Big things are happening on TV Tropes! New admins, new designs, fewer ads, mobile versions, beta testing opportunities, thematic discovery engine, fun trope tools and toys, and much more - Learn how to help here and discuss here.
The Spanish Inn (L'Auberge espagnole) is a film by Cédric Klapisch released in 2002. The title refers to a French phrase: an "auberge espagnole" is a messy place.Xavier (Romain Duris) is a Parisian graduate student who needs to earn a degree in Spanish in order to get a cushy job at the Finance Ministry. He applies to the ERASMUS exchange program, and arrives in Barcelona. With no place to go, he crashes on the sofa of a couple he met in the plane, but eventually finds an apartment, a cramped and messy flat shared by a bunch of foreign students.Each of them comes from a different country—Wendy is British, Alessandro is Italian, Isabelle is Belgian, Lars is Danish, Soledad is Spanish and Tobias is German—making the apartment a microcosm of the EU.A sequel, The Russian Dolls, was made in 2005, and shows how Xavier and his former flatmates have turned out five years later.The trilogy ends in 2013 with Chinese Puzzle and shows Xavier struggling with others problems like his divorce, giving a child to his lesbian friend via surrogacy and immigrating to New York.
Contains examples of:
Amicable Exes: Xavier and Martine in the sequels until they go back together.
Annoying Younger Sibling: Wendy's brother William is a loutish oaf who gets on everyone's nerves. In the sequel he is somewhat better.
Babies Make Everything Better: Averted. One day Lars's ex-girlfriend shows up at the flat with her baby and tells him he's the father. It doesn't bring them back together, and sends him into a deep funk.
If you can't tell the difference between Spanish and Catalan, the scene where Isabelle asks to her professor to teach in Spanish rather than Catalan may be, well, weird.
Billing Displacement: on the American DVD, Audrey Tautou is front and center and her name is the only one that appears. This is despite the fact that Martine appears for only about 10 minutes or so in the entirety of the film. Presumably this is because Audrey Tautou is the most familiar French actress to American audiences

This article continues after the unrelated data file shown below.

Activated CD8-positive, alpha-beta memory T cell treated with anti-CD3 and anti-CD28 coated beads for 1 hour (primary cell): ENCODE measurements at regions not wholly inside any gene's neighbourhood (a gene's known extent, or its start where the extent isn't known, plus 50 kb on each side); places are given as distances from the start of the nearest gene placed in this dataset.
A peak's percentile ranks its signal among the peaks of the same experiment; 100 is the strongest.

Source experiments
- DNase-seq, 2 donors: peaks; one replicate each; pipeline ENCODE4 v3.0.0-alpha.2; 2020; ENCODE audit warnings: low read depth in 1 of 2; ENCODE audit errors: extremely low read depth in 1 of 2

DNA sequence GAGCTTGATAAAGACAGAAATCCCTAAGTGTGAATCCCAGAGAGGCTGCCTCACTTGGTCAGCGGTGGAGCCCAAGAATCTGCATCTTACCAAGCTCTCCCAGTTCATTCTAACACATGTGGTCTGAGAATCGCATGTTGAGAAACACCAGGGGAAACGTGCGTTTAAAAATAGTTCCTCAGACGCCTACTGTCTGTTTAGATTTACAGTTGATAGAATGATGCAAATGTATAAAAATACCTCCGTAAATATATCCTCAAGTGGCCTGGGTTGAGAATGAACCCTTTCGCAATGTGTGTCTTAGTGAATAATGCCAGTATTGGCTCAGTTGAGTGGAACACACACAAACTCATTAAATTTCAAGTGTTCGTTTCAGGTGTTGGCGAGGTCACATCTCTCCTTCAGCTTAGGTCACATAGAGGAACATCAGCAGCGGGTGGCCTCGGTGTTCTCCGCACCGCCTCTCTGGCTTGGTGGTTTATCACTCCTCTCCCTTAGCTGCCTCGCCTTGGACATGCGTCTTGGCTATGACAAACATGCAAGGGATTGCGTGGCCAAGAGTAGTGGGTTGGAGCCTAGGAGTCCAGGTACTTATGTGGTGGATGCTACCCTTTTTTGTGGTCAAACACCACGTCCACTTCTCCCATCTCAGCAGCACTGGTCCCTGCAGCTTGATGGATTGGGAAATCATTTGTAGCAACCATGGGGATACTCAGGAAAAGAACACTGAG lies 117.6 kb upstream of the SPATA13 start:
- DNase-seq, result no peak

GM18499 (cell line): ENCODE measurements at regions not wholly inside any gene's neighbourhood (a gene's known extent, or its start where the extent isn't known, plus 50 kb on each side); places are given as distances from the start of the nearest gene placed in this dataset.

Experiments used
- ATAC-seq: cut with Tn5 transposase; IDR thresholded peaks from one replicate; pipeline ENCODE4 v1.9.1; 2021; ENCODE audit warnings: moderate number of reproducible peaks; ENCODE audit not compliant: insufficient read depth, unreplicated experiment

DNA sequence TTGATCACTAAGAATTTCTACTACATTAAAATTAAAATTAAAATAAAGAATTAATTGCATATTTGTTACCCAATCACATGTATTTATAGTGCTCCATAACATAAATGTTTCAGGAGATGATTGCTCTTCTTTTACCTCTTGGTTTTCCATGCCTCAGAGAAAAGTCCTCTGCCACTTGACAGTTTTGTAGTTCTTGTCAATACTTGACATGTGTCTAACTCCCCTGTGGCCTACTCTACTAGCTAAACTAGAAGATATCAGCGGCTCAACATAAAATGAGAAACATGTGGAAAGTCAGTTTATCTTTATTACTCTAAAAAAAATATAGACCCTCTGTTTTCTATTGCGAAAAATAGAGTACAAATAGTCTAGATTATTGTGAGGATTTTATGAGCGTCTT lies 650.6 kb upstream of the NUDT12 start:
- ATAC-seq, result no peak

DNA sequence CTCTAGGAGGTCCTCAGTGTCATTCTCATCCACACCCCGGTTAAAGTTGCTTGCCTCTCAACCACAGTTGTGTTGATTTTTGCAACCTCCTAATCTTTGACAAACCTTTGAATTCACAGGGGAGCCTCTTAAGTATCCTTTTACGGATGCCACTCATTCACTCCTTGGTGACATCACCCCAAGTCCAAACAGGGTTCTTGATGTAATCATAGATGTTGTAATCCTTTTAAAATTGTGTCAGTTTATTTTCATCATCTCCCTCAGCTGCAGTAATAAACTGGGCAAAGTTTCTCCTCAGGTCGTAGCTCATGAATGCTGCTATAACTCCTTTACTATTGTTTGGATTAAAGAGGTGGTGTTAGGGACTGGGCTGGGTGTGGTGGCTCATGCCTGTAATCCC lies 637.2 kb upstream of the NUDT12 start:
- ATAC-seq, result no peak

Eagle Land: sort of a Type 2, in that the flatmates (particularly Xavier) seem to have a mild contempt for Bruce the American and think he's an idiot, but we're never really shown this to have any rational basis
Last Girl Wins: Xavier met her before several other girlfriends of his, but the last girl he starts a relationship with in ''Russian Dolls" is Wendy, and she's the one he ends up with.
However in Chinese Puzzle First Girl Wins: After 10 years and two children, Wendy leaves Xavier for an american. In the end Xavier and his first girlfriend Martine who also had two children from failed relationships decide to get back together and live in New York.
National Stereotypes: Lampshaded by William, who observes that the German student's side of the room is much tidier than the Italian student's side. "You Germans, you like order, don't you?"
Later on in the same scene he explicitly references Adolf Hitler. This is about the point where everyone in the apartment but Wendy want to throw him out on his ass
Also present with the way everyone treats Bruce, the American guitar player that Wendy starts messing around with, who Xavier explicitly refers to as a "stupid American," even though we're never given any reason to think he's less intelligent than any of the others (granted, they're graduate students and he's a busker, but still... or given that the movie takes place over the course of a year, with regular gaps in time, they probably know more about him than what is shown).
Obstructive Bureaucrat: Signing up for the ERASMUS program involves dealing with uncooperative secretaries and filling out loads of paperwork.
Planning with Props: Jean-Pierre, a neurosurgeon, explains to Xavier the workings of the human brain by using food items as props.
Scooby Stack: Happens when the tenants want to find out how the negotiation between Xavier and the landlord is going, but don't dare come out of Wendy's room where they're all hiding.
Shout-Out: Jean-Michel, when Xavier asks him if he can crash at his place until he finds steady accommodation, references Astérix in Iberia by answering "Between Gauls, we've got to help each other out!"
Slice of Life: There isn't really a plot, the story is simply about Xavier's year in Barcelona.
Split Screen: When the various characters rush back to the flat in order to get Wendy out of trouble.
Title Drop: Xavier looks up the dictionary definition of auberge espagnole. "As with literature, so with a Spanish inn: you will only find in it what you brought in the first place."
Toros y Flamenco: Averted; this Spain looks decidedly genuine and un-Hollywoodish. But Isabelle does take flamenco classes.
To be fair, flamenco is popular in Spain: it's just not as ubiquitous as Hollywood thinks it is.
William's stereotypical beliefs about Spain put him on the wrong foot with everyone the first night he crashes, particularly Soledad
Trash of the Titans: Everyone in the flat thinks that cleaning up is someone else's job, except Wendy, who goes understandably crazy over it.
True Companions: the residents of the apartment by the end of the movie. In the sequel they've drifted apart, but they're still obviously thrilled to see each other at William's wedding.